Trace Elements in West Virginia Coals
Cadmium is one of the Hazardous Air Pollutants (HAPs) as outlined in
Title III of the Clean Air Act Amendments of 1990 in West Virginia coals
and is of environmental concern.
Geologic Occurrence: Cadmium is present in very low abundance
(0.10 ppm) in West Virginia coals. Cadmium is primarily associated
with minerals in coal, primarily in solid solution with Zn in the mineral
(ZnS) 1. Cadmium has also been noted in clay minerals
and some carbonate minerals in coal 2. Lowest Cd values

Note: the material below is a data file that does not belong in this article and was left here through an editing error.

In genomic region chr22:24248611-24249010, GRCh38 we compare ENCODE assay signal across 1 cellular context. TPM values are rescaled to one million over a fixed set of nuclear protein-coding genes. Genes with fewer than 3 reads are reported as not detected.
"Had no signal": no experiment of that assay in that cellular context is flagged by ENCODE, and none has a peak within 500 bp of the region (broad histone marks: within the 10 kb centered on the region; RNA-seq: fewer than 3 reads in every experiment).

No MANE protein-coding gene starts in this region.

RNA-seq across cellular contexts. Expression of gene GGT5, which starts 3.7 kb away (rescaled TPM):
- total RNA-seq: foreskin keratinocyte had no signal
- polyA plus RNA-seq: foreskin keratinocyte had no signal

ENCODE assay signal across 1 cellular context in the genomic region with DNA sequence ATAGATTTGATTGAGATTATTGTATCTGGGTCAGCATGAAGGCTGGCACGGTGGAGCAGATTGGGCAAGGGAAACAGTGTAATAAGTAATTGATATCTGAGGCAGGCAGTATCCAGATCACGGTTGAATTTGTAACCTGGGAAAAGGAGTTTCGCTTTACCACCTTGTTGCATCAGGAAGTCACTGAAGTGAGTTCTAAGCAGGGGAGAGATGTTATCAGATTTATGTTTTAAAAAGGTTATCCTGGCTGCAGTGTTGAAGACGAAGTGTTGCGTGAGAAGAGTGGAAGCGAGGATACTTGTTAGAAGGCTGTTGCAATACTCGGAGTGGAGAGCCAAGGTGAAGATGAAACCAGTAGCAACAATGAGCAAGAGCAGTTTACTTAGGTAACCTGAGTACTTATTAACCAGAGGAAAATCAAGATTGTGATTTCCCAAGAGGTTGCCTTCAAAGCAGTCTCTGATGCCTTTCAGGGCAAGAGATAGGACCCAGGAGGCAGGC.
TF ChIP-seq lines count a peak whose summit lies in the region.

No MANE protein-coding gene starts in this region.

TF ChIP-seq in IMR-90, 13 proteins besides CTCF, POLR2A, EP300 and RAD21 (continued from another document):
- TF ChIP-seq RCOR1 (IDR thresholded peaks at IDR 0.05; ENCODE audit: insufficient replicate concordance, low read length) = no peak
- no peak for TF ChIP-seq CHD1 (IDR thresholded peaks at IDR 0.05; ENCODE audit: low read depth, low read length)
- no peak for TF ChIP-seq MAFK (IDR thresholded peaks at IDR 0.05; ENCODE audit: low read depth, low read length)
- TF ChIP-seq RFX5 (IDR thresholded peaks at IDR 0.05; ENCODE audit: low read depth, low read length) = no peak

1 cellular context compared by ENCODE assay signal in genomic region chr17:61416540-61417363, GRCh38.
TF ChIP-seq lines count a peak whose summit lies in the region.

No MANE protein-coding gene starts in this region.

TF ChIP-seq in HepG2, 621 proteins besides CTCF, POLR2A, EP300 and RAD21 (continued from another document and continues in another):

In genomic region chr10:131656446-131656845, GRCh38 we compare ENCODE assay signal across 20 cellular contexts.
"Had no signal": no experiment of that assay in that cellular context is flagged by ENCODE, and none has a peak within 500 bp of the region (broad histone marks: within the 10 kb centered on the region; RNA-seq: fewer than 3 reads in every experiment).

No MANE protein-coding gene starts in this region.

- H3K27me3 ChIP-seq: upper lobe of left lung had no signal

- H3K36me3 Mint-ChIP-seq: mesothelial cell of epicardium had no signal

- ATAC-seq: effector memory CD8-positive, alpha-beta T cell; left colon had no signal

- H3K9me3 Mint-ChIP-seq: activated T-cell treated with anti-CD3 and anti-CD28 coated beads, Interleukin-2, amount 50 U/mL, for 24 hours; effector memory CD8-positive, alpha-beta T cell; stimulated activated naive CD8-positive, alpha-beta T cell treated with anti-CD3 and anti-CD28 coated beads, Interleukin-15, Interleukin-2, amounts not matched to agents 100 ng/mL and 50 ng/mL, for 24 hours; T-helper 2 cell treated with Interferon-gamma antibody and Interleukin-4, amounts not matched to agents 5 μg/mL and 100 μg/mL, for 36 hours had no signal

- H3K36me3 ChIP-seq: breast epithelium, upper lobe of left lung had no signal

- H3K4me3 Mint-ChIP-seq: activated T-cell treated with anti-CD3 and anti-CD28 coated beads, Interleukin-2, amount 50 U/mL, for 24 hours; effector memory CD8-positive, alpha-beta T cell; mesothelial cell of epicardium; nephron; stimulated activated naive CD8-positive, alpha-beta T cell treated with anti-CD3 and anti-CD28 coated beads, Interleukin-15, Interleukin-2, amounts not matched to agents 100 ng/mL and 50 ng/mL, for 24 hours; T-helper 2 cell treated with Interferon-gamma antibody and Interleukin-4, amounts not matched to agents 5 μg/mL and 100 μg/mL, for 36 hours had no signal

are in coals below the middle of the Kanawha Formation with higher and
more variable values in coals above the middle Kanawha Formation. Whole
coal Cd showed no statistical correlation with ash yield, total sulfur
or pyritic sulfur, but a moderate correlation with zinc and lead, representing
a long known relationship between these elements in the mineral sphalerite.
Economic Impact: Very low cadmium in West Virginia coals should
have no economic impact. The primary use of cadmium is in electroplating,
also in solder, Ni-Cd batteries, television phosphors and a yellow pigment
in paint 3.
Environmental Impact: Cadmium is a toxic trace element
in coal. Coal combustion contributes one tenth of the Cd to the atmosphere,
the same as volcanoes and is considered to be a minor source of atmospheric
H.J. and Lindahl, P.C., (1973)
Handbook of Chemistry and Physics
Page last revised: January 24, 2006
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